2. The facts leading on to the Rule are rather chequered but can be put in a short compass. The case of the Plaintiff/Petitioner inter alia is that he was appointed as an Assistant Store Keeper in the Engineering Department under the Electric Lamp . issued a letter dated the 27th March, 1972 stating, inter alia, that the plaintiff was transferred from the Engineering Department to the Packing Department (Lamp Factory) with effect from the 20th March, 1972 and was directed to report to the Factory Manager immediately on receipt of the letter; and that being aggrieved by the said order dated the 27th March, 1972, as being mala fide, illegal and against the principles of natural justice, the Plaintiff-Petitioner filed Title Suit No. 105 of 1972 on the 30th March, 1972 in the Court of the learned Munsif, 5th Court, Alipore, District 24-Parganas praying, inter alia, for a declaration that the order dated the 27th March. 1972 is illegal, mala fide and not binding upon the plaintiff. An application for injunction was also moved before the learned Munsif on the 30th March, 1972 praying for a stay of operation of the order dated 27-3-1972 but the learned Munsif rejected the same. Being aggrieved thereby, the petitioner moved a revisional application before this Court and obtained a Rule as also an interim order. The Rule ultimately was heard by Mr. Justice Chittatosh Mookerjee who by his order dated the 6th June, 1972 disposed of the Rule with certain directions that the order was not to take effect for two weeks. This constitutes the first chapter. On remand the learned Munsif heard the matter in the presence of both the parties on the 17th June, 1972 and ultimately dismissed the application for temporary injunction by his order dated the 21st June, 1972. A revisional application followed against the same and Mr. Justice A. P. Das by his order dated the 27th March, 1972 discharged the Rule being C. R. 2003 of 1972 and further rejected the prayer made on behalf of the petitioner for staying the operation of the order for 15 days. This closed the second chapter. Subsequent thereto, a notice dated the 23rd June, 1972 was served on the petitioner calling upon him to show cause to the charges levelled against him as to why disciplinary action should not be taken against him and pending the enquiry he was suspended from service with immediate effect till the enquiry and the final orders in the matter. On the 5th October, 1972 the Plaintiff-Petitioner filed an application under Order 39. Rules 1 and 2. Code of Civil Procedure supported by an affidavit for an order of injunction restraining the Defendant from giving effect to the order of suspension dated 23rd June, 1972 and to allow the pelitioner to work at his old post. A prayer was also made for an ad interim injunction to the said effect till the disposal of the suit. The defendants having prayed for time to file their objection the learned lawyer for the Plaintiff-Petitioner prayed for an order for interim injunction in the meanwhile. The learned Munsif by his order dated the 5th October, 1972 refused the prayer for interim injunction at that stage and called upon the Defendants to file objections by the 16th November, 1972. The Plaintiff-Petitioner moved against the said order and obtained the present Rule along with an interim order as prayed for.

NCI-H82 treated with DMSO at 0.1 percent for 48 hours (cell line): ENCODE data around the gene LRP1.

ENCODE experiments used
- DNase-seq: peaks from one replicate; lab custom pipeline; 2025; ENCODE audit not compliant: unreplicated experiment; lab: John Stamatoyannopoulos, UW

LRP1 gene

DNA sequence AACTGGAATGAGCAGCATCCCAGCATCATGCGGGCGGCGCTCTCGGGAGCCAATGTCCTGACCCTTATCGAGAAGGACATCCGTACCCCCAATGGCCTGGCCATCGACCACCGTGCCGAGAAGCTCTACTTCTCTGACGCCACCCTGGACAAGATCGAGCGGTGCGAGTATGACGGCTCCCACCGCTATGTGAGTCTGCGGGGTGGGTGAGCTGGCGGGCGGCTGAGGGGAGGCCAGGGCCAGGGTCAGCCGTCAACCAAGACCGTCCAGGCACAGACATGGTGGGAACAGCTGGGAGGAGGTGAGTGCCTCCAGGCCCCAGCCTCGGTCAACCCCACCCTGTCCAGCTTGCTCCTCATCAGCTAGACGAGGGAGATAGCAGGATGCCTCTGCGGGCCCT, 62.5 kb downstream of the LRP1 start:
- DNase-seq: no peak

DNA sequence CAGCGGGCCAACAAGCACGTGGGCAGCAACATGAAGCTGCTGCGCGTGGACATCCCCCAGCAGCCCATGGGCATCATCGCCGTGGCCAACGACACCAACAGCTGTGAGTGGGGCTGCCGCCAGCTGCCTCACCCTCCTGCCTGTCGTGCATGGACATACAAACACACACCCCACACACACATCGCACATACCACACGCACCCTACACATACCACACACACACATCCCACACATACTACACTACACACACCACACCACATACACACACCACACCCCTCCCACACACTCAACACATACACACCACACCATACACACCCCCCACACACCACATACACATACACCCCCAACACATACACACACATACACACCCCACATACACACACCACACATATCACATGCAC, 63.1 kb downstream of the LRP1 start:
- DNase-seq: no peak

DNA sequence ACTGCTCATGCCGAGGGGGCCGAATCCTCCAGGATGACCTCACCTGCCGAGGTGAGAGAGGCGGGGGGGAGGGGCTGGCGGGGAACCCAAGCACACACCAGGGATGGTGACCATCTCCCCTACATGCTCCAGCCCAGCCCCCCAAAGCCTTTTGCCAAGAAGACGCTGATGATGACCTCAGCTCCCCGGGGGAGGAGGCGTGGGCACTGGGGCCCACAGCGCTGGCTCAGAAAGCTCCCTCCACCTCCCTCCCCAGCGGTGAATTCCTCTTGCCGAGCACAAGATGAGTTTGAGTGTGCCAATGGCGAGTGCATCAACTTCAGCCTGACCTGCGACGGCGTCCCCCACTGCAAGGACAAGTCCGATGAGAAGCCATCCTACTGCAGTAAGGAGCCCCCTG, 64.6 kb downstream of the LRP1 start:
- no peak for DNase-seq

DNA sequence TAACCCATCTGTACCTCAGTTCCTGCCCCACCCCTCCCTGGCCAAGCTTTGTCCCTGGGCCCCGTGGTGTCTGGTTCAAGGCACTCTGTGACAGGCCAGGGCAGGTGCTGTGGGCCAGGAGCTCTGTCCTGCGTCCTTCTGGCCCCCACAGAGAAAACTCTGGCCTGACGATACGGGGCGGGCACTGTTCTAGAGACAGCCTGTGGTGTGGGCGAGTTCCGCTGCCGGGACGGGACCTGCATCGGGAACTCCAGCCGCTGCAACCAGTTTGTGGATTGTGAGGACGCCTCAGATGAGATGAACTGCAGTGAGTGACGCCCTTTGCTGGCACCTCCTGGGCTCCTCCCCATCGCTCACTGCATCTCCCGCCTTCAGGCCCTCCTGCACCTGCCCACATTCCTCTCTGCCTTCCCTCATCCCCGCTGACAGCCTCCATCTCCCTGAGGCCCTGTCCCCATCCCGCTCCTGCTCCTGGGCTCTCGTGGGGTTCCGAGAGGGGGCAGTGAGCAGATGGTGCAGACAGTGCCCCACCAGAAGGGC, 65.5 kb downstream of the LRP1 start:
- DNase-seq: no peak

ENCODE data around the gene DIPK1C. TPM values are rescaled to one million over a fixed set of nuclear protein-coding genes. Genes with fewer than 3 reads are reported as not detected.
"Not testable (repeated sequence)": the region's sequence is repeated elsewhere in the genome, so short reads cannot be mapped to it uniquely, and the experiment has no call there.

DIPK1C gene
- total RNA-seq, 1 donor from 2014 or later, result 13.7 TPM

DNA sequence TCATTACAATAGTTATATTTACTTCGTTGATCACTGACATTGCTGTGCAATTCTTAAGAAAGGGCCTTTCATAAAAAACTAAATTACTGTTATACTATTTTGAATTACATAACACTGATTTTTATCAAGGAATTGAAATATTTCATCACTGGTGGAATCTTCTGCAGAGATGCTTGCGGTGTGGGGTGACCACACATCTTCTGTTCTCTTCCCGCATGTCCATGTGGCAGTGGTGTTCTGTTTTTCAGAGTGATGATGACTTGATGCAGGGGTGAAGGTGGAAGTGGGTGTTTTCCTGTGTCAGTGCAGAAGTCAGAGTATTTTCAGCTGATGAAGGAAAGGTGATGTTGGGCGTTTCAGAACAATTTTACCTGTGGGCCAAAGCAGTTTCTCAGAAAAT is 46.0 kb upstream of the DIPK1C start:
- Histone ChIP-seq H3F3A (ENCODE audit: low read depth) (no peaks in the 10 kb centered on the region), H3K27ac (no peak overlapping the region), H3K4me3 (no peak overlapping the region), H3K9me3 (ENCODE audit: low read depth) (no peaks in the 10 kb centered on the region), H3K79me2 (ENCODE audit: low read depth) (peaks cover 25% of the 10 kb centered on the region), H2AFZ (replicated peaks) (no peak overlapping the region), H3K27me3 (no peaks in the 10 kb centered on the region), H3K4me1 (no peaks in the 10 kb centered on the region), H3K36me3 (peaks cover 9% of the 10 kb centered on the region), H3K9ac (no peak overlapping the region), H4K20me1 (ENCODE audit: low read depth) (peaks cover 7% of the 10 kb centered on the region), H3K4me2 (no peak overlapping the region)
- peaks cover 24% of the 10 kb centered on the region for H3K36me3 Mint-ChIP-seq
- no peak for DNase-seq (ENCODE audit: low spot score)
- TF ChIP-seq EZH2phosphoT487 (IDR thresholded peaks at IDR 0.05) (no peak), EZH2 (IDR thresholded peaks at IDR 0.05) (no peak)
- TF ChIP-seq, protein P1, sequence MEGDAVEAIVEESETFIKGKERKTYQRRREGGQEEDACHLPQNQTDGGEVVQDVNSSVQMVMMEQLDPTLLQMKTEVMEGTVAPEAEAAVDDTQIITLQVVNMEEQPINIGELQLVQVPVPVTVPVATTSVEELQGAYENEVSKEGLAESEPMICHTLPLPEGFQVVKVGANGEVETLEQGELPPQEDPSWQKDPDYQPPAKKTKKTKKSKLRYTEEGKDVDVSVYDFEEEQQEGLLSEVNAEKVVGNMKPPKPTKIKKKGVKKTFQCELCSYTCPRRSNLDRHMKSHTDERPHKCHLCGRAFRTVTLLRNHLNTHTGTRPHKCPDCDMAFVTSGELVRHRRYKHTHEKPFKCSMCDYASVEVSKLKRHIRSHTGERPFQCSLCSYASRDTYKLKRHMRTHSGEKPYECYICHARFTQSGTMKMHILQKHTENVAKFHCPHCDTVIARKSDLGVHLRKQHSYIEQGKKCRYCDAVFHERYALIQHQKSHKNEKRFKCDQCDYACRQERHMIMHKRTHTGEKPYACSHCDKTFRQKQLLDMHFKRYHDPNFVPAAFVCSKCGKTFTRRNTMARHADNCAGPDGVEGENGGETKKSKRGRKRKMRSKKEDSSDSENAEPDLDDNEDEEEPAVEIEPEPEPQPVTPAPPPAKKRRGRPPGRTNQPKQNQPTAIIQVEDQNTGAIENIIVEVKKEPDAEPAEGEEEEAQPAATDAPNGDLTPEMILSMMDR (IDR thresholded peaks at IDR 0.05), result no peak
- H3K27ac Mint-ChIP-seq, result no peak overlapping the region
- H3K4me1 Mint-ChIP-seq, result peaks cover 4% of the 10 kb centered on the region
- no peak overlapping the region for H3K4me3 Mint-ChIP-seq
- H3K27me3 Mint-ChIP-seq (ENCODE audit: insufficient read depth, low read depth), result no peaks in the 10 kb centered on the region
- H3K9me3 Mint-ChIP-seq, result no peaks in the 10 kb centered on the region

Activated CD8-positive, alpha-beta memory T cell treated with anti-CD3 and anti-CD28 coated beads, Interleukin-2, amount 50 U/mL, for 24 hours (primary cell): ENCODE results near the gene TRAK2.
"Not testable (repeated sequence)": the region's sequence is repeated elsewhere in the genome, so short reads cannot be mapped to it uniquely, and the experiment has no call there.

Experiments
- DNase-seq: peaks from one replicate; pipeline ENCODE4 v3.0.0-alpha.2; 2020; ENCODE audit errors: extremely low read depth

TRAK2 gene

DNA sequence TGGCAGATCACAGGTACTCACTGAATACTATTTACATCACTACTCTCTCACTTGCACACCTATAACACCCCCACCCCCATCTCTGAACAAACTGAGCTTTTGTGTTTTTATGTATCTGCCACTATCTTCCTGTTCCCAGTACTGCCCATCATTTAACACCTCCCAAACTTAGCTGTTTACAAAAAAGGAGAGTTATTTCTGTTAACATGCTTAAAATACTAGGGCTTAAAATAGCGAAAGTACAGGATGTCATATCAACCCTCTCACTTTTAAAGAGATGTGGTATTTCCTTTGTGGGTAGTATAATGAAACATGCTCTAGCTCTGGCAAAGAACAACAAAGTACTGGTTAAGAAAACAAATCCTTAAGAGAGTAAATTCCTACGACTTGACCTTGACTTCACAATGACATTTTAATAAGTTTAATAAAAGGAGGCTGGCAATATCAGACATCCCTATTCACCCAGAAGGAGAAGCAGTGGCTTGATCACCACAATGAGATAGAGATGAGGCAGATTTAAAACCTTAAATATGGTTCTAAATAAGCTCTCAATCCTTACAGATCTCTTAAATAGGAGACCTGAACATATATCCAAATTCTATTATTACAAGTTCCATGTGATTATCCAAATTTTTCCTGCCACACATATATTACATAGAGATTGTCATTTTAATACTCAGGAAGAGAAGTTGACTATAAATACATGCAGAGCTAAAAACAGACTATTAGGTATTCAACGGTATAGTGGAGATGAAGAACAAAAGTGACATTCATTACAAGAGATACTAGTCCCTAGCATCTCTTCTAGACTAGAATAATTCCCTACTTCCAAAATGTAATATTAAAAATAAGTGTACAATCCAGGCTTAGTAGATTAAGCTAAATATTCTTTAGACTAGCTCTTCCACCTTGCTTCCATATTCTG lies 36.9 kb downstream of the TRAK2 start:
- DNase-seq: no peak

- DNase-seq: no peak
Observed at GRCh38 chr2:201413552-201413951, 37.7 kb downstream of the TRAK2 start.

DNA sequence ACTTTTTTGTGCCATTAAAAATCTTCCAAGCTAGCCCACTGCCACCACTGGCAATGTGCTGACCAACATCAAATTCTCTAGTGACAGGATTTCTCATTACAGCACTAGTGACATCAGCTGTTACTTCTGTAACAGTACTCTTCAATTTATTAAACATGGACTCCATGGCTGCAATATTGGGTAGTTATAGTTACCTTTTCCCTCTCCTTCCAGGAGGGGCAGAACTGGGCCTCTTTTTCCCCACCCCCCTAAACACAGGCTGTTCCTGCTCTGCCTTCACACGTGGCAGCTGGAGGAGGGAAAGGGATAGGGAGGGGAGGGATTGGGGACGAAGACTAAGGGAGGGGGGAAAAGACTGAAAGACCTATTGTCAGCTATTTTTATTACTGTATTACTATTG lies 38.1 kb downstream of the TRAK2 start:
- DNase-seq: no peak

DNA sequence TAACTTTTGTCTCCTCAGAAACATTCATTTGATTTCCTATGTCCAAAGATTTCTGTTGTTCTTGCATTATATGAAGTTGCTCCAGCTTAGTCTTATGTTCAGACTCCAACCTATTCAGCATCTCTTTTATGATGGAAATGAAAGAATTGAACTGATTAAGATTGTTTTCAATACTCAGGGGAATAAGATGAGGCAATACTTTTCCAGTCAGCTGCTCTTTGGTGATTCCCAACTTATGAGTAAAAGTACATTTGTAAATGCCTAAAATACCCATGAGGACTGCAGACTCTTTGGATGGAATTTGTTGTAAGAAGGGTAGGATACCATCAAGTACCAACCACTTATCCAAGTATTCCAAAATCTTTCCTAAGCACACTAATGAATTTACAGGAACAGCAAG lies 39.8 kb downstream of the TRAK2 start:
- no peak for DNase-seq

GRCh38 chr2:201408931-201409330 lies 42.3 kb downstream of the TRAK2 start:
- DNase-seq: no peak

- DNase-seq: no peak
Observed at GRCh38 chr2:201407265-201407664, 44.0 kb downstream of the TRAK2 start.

3. Mr. B. K. Roychoudhury, Advocate (with Mr. Narayandas Das, Advocate), appearing in support of the Rule, made a three-fold submission. He contended firstly that the learned Munsif has acted illegally and With material irregularity in the exercise of his jurisdiction on the question of irreparable injury; and secondly, that he further erred in his approach to the question of balance of convenience of the parties, prejudicing thereby the Plaintiff-Petitioner. Tbe third and last submission of Mr. Roychoudhury is that injunction is an equitable relief and the learned Munsif should have allowed the prayer for ad interim injunction on the grounds of justice in favour of the plaintiff-petitioner, who is a harassed employee in pursuit of justice and who cannot be suspended by the defendants-opposite parties, who have even no rules and regulations of service in the absence whereof their action has been arbitrary. In any event, without the order for interim injunction, the substantive application for injunction filed by the plaintiff-petitioner under Order 39, Rules 1 and 2, Civil P. C. would be infructuous.